facebooktwittertwitter

Contact A Counsellor

counsellor button

KNOW MORE

teen suicide icon

 

panic anxiety icon

panic anxiety icon

#MindfulMondays with Miss SA

teen suicide icon

IN THE WORKPLACE

Research on Depression in the Workplace.

For more information please click here

business

SADAG NEWSLETTER

email subscribers list

To subscribe to SADAG's newsletter, click here

To view previous newsletters - click here

MHM JOURNAL

Mental Health Matters Journal for Psychiatrists & GP's

MHM Volume 8 Issue1

Click here for more info

JOURNALISTS

journalists crew making newspaper

If you are a journalist writing a story contact Kayla on 011 234 4837  media@anxiety.org.za

MYSCHOOL

MySchool Facebook banner Nov

It’s the small things that make a BIG difference. Sign up for the “My School | My Village | My Planet” Card and start making a difference to Mental Health in South Africa today.

Click Here

SPEAKING BOOKS

cope with cancer book

Literacy is a luxury that many of us take for granted. That is why SADAG created SPEAKING BOOKS and revolutionized the way healthcare information is delivered to low literacy communities.

The customizable 16-page book, read by local celebrity audio recordings, ensures that vital health and social messages can be seen, heard, read and understood by everyone across the world.

We started with books on Teen Suicide prevention , HIV, AIDS and Depression, Understanding Mental Health and have developed over 100+ titles, such as TB, Malaria, Polio, Vaccines for over 45 countries.

suicide speaking book

My Life as a Bipolar Mom

Cristina Fender, 34, of Austin, Texas, is an aspiring writer, blogger, and mother of two who was diagnosed with bipolar disorder in 2006. Each and every day Cristina struggles to manage her condition while taking care of her family. Though Cristina's approach to treating bipolar disorder isn't for everyone, her story vividly demonstrates how elusive stability can be for people with bipolar.

(CRISTINA-FENDER)

I think the hardest job in the world is being a stay-at-home mom with bipolar disorder. I’m 34 and married, and I have two girls, ages 2 and 5. I was diagnosed with bipolar disorder on October 2, 2006, while pregnant with the second baby.

I’m a compliant patient, although I still feel crippled by my disorder. I duly take my medications—lithium, Geodon, Ambien, Xanax, and Prozac—as prescribed by my psychiatric nurse practitioner. The various meds calm my mania, even out my moods, and ease my depression, and they allow me to sleep most nights. I see a talk therapist, too.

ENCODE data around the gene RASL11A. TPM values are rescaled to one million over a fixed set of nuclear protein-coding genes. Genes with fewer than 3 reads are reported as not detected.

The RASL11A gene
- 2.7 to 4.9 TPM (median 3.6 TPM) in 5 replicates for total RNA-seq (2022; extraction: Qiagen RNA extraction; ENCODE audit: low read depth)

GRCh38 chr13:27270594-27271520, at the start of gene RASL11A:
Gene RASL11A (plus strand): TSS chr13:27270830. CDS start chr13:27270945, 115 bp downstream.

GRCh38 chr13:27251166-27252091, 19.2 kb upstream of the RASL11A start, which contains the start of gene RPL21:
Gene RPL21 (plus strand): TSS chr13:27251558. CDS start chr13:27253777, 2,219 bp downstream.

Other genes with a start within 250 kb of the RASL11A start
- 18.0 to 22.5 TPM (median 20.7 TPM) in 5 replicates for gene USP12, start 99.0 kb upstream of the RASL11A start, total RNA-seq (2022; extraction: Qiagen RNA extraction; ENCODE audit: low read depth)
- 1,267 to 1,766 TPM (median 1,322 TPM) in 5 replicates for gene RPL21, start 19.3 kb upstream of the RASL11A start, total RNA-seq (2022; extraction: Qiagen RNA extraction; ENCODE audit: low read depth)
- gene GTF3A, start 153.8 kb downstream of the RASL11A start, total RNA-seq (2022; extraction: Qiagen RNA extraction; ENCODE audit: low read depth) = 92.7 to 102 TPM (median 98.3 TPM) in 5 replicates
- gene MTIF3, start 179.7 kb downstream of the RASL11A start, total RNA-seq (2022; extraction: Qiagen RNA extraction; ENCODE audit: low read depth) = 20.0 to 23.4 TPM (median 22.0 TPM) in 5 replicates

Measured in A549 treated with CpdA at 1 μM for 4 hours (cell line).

Are You Bipolar? Take Our Assessment

man-bipolar-depression

Find out if you or someone else needs help Read more

More about bipolar

* What Is Mania in Bipolar Disorder?

* 9 Ways to Control Bipolar Disorder

Despite all this help, there are days when I can’t get out of bed because I’m in a deep depression or didn’t sleep at all the night before. Sometimes I’m unable to do anything other than get my kids fed. When I’m too depressed to function, I tell the girls that “mommy’s sick.” At the other end of the spectrum, if I’m in a manic phase, I frantically work on other projects around the house, and the TV is my babysitter. It’s because of my children that I can get up in the morning and attempt to function at a somewhat normal level. Getting out of bed when your Geodon causes sleepiness (yet prevents mania and psychosis) is a feat in itself. I down two Frappuccinos just to get going.

After my 2-year-old goes down for a nap at 11:30, my anxiety creeps in. I’m restless, pacing, and I feel like I’m going to explode from the inside out. Anxiety makes my skin crawl and I almost claw at my skin to get it to stop. I usually take a Xanax, which calms me down.

After lunch, I wander into my bedroom, light some incense, and pull out my stash of marijuana. A few tokes and I’m anxiety-free for about half an hour. (My therapist agrees that it helps some people.) I don’t mention my marijuana use to the nurse practitioner because, frankly, we don’t always see eye to eye on my treatment. For example, right now I get the shakes; she thinks it’s due to the lithium and I think it’s the Geodon. But when you mess around with my medication—cutting down on one med or the other—you better be right. The consequences can be devastating for me and my family.

And even if I’m doing fairly well, I still experience episodes of “auditory overload.” Everything gets louder and I can’t cope. These episodes usually occur when the kids are yelling and the TV is on. Listening to my iPod helps; it keeps me centered.

 

Our Sponsors

Our Partners